This impression extends inside. There is plenty of space - though something like a Skoda Octavia has even more space for rear passengers and luggage - and I found the Hyundai's seats notably comfortable for my lanky frame.
A clearly arranged dashboard is elevated by a colour digital screen between the dials and the large central touchscreen is simple to operate. The steering wheel controls are helpful and easy to use; the overall ambience, at least with my test car's SE Nav trim, is that of an upmarket car.
Light steering, clutch and gearshift make the i30 easy and undemanding to drive, and this is a well-equipped, well-priced car
So too is the i30's quiet refinement when you are on the move. The little three-cylinder petrol engine of the test car was all but inaudible - it barrels the i30 along with far more vim than its modest 1.0-litre capacity and 118bhp might suggest.
Light steering, clutch and gearshift make the i30 easy and undemanding to drive - keener drivers may prefer the more involving chassis and controls of something like a Mazda 3.
The i30 is a well-equipped, well-priced car. All models get Bluetooth and air conditioning, for example, with SE models gaining a five-inch touchscreen, parking sensors, electric folding mirrors and chrome trim.
SE Nav, as tested, is probably the sweet spot of the range, adding a larger eight-inch touchscreen and enhancements such as Apple CarPlay and Android Auto smartphone connectivity. Premium trim levels add niceties like electric seat adjustment.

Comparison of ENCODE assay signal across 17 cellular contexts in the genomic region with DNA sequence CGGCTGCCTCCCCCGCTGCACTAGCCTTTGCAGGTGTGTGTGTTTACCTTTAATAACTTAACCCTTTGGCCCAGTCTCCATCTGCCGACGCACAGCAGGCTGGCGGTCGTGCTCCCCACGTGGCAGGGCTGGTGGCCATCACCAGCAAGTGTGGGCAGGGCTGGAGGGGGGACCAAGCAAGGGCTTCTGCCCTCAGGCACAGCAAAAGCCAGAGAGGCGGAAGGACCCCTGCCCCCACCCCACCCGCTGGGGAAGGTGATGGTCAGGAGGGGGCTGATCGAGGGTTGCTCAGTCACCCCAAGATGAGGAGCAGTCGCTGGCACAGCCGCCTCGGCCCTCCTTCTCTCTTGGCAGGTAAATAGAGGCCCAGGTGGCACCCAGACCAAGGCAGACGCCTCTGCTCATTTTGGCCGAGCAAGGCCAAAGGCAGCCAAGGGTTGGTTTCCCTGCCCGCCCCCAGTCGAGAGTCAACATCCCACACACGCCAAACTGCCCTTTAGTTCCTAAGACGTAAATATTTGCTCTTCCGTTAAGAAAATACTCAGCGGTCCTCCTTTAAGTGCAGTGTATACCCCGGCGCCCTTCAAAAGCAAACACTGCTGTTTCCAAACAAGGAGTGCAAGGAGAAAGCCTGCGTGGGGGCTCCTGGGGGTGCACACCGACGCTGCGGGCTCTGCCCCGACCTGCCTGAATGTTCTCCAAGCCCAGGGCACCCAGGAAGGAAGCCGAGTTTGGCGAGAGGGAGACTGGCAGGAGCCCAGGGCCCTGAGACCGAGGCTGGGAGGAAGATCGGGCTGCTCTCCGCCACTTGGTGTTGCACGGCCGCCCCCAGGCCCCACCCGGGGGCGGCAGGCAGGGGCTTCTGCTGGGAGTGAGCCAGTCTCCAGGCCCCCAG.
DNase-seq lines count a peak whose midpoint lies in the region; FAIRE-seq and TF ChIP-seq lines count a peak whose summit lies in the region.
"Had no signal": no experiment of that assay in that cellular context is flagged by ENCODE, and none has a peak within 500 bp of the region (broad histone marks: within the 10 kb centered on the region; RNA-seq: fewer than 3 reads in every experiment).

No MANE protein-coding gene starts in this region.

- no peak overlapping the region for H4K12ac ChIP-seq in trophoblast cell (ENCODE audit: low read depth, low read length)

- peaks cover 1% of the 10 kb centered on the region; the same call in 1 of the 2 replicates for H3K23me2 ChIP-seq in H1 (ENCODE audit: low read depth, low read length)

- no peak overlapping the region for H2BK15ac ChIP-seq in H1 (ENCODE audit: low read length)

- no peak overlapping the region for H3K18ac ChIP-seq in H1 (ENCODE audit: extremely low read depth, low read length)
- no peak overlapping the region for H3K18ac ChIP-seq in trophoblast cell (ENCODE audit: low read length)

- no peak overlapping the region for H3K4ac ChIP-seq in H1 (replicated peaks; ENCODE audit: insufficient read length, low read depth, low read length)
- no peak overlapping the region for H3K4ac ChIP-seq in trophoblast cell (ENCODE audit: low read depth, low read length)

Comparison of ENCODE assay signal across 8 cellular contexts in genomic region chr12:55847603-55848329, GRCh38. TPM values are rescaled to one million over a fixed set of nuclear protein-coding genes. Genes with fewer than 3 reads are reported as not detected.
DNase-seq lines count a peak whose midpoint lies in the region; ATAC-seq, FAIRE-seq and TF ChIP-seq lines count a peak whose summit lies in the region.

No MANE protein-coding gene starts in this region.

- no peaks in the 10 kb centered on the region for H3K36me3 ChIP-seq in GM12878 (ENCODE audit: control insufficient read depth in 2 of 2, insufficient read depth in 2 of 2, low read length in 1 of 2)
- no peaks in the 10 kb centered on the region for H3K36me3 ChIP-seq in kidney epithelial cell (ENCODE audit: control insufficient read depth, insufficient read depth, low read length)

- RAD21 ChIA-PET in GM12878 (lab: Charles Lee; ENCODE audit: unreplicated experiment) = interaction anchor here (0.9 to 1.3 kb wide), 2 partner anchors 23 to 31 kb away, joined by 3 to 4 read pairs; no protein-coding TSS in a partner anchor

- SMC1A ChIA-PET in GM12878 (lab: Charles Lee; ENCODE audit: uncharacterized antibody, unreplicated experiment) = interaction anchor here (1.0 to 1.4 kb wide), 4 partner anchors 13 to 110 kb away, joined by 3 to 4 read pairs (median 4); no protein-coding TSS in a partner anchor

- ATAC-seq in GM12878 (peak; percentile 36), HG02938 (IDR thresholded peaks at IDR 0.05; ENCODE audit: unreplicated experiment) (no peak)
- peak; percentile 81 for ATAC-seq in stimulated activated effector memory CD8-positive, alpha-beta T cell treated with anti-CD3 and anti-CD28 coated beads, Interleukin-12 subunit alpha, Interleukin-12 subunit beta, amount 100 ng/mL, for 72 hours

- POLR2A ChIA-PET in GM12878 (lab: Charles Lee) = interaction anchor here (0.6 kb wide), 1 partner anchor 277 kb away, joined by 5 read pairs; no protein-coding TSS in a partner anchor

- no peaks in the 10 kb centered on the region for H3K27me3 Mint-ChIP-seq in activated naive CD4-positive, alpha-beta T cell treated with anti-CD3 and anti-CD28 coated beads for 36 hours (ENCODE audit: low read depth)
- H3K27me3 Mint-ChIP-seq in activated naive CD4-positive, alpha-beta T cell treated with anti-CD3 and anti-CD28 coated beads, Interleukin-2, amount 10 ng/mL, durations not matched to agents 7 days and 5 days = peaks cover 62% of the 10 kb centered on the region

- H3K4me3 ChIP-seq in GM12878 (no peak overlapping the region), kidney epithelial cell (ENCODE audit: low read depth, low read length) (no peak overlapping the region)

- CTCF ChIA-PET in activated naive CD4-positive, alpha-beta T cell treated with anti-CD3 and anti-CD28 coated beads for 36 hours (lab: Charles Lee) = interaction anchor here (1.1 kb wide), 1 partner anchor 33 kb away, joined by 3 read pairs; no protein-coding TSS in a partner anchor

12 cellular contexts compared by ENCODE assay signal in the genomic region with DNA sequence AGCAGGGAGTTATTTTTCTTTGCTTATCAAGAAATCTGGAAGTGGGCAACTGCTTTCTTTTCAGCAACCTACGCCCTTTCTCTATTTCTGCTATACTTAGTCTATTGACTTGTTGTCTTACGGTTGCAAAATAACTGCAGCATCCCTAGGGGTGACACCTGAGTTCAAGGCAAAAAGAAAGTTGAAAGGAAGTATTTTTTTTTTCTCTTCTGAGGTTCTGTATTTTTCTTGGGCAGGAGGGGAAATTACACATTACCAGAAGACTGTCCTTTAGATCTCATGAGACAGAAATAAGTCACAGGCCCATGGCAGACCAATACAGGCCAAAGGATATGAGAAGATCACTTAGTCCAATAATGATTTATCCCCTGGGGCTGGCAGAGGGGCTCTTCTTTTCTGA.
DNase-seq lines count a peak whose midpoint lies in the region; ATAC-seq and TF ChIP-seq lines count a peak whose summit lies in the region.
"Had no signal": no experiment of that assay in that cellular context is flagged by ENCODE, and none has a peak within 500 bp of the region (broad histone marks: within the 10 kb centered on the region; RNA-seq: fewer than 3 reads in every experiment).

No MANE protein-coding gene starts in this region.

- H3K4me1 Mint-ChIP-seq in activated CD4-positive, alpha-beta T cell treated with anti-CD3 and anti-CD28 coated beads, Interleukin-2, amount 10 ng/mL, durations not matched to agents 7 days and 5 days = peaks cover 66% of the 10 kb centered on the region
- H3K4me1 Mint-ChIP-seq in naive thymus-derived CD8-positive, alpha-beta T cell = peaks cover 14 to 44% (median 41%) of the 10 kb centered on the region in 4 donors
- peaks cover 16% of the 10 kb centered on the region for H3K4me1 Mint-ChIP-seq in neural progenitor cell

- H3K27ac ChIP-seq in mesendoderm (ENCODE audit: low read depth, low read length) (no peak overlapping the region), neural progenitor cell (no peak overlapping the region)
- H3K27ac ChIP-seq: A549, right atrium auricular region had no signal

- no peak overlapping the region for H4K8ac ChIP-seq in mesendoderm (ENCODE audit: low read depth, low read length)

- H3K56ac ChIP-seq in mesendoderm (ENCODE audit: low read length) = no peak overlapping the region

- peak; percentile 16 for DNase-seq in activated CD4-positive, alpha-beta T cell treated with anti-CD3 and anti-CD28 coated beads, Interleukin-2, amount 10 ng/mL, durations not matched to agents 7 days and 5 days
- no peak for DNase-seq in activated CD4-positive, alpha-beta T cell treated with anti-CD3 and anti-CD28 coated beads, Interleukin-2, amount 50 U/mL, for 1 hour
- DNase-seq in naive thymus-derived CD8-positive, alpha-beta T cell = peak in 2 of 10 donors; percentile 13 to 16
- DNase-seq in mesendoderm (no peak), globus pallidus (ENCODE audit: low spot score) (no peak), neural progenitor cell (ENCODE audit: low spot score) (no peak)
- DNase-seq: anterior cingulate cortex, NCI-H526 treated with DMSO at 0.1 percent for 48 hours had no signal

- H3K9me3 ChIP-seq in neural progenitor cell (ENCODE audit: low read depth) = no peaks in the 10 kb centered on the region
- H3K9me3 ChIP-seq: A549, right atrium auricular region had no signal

As well as the very pleasant 1.0-litre engine tested, a 138bhp 1.4-litre petrol and 109bhp 1.6-litre diesel unit can also be ordered.
A six-speed manual gearbox is standard, and the two larger engines can also be had with a seven-speed double-clutch automatic gearbox.
Prices closely track key rivals - of which there are many, from Vauxhall Astra and Renault Megane to Seat Leon and Peugeot 308, and about a dozen others - and start at £16,995, topping out just below £25k for a full bells-and-whistles Premium SE with the diesel engine and double-clutch gearbox.
Together, it all means the i30 is a classy, competitive family hatch, with added interest to come from the Tourer, Fastback and N variants.
This latest i30 takes Hyundai a step closer to Volkswagen's Golf.
Whether it's enough to help the i30 overtake the VW in the sales charts, in the way the Tucson does, remains to be seen, but there is no doubt that it is Hyundai's best ever family hatch. Oh, and a Golf doesn't come with a five-year, unlimited mileage warranty...
AT A GLANCE
Hyundai i30 SE Nav
Price: £19,805. As tested £20,390 with metallic paint
Engine and transmission: 1.0-litre three-cylinder petrol turbo, six-speed manual gearbox, front-wheel-drive; 118bhp, 126lb.ft
Performance: Top speed 118mph, 0-62mph in 11.1 seconds
Fuel consumption and CO2: 56.5mpg (combined), 40.1mpg (real world), 115g/km
Car tax: £160 in first year, then £140 annually
Benefit in kind: 22 per cent
Euro Ncap safety rating: Five stars (88/84/64/68), 2017